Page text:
Chipotle Mexican Grill continues to double down on its high-margin Chipotlanes, announcing Wednesday it will open its 100th drive-thru pick-up lane later this month and hire as many as 10,000 new workers in the coming months to support its rapid growth.
In February 2019, the fast-casual chain had just 10 of the innovative drive-thrus systemwide.
But the Newport Beach, Calif.-based brand quickly realized their effectiveness and ramped up Chipotlane rollouts.
Even though Chipotlanes require 50% more workers to run than traditional stores, they remain “my most-profitable experience” because of higher check averages, Chipotle Chief Restaurant Officer Scott Boatwright said.
“The digital experience has just exploded with COVID,” Boatwright said. “And, that business has been really sticky.”
In Q1 2020, Chipotle’s digital sales grew more than 80% year-over-year, the company said. And of the 19 new restaurants that opened during that quarter, 11 featured Chipotlanes. That is close to the company’s stated goal of outfitting 60% of stores with drive-thrus.
A year from now, Boatwright said he expects Chipotle to have opened 150 new restaurants, with 80 to 100 featuring Chipotlanes.
“We’ve accelerated our plans, our deals for 2021 and 2022,” he said. “We were going to see some contraction in some brands. And you’ll also see brands that are apprehensive to go full-bore into development strategy because of the unknown. As we lean into that scenario, I see greater opportunity as we think about the years ahead.”
In April, Chipotle reported that it had no debt and $900 million in cash on hand, setting it up to acquire real estate made available by recently shuttered restaurants and retail establishments.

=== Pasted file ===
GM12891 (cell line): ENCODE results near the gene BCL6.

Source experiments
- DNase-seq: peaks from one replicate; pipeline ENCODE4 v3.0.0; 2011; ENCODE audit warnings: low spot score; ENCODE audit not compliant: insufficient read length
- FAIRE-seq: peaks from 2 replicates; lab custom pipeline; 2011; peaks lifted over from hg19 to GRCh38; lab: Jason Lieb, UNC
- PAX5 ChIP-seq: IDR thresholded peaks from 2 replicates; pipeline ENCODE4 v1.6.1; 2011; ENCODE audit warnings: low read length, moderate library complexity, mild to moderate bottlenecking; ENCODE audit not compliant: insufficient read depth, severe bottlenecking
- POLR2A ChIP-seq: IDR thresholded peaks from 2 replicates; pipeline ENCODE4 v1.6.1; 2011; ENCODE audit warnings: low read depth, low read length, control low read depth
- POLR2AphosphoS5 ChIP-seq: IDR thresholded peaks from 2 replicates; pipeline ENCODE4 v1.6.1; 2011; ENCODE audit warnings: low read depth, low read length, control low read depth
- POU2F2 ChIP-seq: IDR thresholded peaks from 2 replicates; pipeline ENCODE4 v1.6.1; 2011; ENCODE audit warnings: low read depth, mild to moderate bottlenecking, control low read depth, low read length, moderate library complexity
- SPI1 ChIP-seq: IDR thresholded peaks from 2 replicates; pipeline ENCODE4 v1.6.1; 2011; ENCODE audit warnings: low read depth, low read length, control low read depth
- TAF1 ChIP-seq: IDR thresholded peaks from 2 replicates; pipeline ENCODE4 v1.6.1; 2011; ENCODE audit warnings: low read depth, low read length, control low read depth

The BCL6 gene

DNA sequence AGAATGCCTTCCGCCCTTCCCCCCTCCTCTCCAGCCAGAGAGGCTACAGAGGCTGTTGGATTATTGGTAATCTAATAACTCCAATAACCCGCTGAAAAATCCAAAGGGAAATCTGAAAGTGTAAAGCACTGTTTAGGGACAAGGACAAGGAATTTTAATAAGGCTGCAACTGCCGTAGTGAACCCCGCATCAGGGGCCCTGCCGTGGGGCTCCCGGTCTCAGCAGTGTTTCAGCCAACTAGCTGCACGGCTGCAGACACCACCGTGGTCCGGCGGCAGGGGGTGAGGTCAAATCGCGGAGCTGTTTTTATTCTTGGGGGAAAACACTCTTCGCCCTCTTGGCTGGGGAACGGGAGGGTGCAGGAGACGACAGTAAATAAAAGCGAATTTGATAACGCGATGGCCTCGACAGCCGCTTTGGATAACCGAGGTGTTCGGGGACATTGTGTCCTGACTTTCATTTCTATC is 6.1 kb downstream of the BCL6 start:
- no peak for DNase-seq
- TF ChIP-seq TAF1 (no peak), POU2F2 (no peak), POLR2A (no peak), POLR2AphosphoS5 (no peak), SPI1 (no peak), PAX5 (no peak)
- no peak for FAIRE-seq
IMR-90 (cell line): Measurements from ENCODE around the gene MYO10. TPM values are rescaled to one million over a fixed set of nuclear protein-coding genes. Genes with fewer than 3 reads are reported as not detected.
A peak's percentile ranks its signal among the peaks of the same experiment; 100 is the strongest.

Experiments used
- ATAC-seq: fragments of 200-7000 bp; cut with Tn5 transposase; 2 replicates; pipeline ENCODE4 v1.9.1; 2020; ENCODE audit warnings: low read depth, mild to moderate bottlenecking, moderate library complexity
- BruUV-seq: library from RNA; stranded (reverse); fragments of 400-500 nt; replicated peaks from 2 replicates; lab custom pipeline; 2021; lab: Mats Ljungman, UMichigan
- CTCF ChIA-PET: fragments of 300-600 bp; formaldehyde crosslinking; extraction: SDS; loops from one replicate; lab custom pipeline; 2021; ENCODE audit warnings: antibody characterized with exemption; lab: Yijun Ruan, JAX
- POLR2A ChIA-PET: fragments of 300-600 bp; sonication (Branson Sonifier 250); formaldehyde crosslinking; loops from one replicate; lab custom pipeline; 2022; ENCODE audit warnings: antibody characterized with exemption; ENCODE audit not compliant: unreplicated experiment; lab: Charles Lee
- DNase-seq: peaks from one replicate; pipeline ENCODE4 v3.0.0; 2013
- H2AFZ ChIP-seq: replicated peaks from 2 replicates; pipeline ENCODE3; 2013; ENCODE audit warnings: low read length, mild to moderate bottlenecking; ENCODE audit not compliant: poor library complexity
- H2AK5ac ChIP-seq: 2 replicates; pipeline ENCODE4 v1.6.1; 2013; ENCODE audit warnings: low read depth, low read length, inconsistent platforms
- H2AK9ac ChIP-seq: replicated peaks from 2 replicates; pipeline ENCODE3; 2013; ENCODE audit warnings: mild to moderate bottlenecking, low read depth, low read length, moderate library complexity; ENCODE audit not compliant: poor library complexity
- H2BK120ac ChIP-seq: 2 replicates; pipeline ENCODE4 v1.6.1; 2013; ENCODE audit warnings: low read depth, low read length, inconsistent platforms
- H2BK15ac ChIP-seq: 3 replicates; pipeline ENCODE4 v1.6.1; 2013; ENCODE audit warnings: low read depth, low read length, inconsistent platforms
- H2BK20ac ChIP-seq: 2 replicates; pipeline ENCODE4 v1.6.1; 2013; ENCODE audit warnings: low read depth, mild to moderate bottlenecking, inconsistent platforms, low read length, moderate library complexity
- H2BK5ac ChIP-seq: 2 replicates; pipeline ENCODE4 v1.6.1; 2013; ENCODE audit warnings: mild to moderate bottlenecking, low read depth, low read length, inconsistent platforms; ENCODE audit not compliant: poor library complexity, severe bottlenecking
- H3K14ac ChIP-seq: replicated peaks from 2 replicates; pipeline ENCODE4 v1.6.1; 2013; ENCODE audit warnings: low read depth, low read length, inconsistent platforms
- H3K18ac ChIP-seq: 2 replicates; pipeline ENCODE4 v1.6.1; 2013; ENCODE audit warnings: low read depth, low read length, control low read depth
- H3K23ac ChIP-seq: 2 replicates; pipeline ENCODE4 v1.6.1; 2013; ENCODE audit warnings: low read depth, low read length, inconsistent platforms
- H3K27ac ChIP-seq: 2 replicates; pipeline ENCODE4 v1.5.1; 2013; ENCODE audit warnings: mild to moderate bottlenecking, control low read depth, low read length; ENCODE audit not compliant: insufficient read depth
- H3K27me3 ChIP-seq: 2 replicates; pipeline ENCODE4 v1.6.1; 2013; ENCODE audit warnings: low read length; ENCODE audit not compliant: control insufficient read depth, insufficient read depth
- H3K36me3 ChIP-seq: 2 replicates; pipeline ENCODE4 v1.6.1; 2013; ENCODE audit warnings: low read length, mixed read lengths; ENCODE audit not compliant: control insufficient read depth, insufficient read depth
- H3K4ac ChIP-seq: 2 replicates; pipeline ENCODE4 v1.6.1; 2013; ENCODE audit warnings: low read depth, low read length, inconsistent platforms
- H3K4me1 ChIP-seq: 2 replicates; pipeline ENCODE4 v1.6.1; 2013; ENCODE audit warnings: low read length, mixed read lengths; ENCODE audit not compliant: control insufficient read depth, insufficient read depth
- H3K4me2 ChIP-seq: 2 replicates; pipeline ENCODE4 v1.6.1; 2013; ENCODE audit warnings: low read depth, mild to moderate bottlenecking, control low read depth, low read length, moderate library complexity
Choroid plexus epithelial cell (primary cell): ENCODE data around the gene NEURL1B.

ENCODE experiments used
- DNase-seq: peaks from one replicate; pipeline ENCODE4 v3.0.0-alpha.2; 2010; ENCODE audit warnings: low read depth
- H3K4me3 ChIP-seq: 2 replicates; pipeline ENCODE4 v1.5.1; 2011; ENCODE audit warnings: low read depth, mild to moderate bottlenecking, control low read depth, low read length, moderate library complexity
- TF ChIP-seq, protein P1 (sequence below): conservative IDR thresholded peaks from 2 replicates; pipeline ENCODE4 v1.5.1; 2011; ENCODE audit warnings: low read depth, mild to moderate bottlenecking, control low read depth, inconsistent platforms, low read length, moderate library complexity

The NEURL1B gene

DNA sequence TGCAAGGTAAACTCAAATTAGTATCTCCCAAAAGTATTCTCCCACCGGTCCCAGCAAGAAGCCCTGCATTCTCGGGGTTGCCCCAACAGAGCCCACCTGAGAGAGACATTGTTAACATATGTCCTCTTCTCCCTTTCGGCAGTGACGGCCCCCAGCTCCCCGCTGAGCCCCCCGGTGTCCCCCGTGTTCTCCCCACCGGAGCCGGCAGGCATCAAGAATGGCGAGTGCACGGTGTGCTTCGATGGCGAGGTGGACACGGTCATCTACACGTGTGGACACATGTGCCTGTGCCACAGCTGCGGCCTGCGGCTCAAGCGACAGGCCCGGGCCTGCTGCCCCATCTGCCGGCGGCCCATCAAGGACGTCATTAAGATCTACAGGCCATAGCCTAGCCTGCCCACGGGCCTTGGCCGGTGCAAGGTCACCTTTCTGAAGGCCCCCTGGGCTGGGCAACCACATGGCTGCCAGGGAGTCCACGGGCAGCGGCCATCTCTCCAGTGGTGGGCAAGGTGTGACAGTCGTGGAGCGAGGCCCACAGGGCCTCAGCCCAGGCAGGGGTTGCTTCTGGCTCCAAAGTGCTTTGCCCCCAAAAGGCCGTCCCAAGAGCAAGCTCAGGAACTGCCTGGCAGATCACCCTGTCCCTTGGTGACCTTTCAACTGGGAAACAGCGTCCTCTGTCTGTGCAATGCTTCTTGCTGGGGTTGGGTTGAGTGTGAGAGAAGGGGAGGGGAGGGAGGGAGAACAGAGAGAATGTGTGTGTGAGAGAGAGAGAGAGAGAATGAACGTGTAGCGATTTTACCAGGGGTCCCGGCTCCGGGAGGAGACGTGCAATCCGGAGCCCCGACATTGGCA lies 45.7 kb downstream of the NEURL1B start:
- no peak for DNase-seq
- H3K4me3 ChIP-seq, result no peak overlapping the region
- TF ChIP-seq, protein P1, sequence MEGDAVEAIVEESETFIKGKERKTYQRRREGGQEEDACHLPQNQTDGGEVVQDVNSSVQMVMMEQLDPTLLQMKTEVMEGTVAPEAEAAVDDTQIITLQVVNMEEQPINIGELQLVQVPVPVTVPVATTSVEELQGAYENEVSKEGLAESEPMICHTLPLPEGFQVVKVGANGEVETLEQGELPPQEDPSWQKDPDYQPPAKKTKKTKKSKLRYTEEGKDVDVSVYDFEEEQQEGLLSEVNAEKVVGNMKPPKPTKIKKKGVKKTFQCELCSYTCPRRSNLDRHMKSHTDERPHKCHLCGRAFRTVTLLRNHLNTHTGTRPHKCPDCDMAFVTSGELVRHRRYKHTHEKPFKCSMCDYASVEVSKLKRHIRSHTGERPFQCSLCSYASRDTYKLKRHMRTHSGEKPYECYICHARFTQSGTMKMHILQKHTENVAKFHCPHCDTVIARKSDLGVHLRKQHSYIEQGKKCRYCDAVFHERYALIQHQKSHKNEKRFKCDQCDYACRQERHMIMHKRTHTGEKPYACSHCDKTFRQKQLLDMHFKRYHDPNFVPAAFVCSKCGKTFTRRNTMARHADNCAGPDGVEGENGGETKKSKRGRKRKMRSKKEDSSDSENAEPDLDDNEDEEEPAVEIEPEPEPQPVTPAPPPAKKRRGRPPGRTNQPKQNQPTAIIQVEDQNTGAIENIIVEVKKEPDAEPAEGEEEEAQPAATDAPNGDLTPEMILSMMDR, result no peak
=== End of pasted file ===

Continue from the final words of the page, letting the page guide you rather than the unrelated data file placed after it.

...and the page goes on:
Boatwright, who came to Chipotle after a long stint with Arby’s, said the burrito chain leveraged its QSR background when iterating its drive-thru. (CEO Brian Niccol, of course, came to the company by way of the top spot at Taco Bell.)
Since Chipotlanes were first introduced, the chain has used its QSR know-how to “refine the window experience,” Boatwright said.
“What equipment do I need near the window?” he said. “What adjacencies do I need overall? Tailoring that experience on what the transaction would look like, being brief and responsive to the guest. We’ve tweaked and made some modifications on how we deliver that experience more fully … We’re going to continue to evolve.”
A trip through the Chipotlane takes “literally seconds,” he said.
“You pull to the window and they should hand you the bag and you drive away,” he said.
Typically, orders are prepared five minutes early, just in case. And there are two parking spots available in case someone shows up and an order isn’t ready, he said.
If a customer tries to order directly at a Chipotlane, workers teach them how to use the app, as long as there isn’t a line behind them, he said.
The company has purchased multiple reusable masks for every employee at “quite an added expense early on,” he said. Dining room stewards, who’ve been redeployed from other areas of the stores, are responsible for ensuring frequent sanitation of high-touch areas.
Digital operations, including the second makeline and Chipotle operations, are separated from each restaurant’s central kitchen, aiding in social distancing, he said.
Just as the chain is taking advantage of real estate that becomes available amid the pandemic, it is doing the same with hiring. Since May, Chipotle has brought on about 8,000 new workers, with plans to add some 2,000 more in the coming months, he said.
“The talent crisis over the last two years has been tougher than I’ve ever seen it,” Boatwright said. “When COVID hit, we saw a strong opportunity. We are seeing some of our lowest turnover numbers.”
A full suite of employee benefits, including crisis-assistance pay, bonuses, mental health offerings and English as a second language classes have contributed to Chipotle’s hiring success, he said.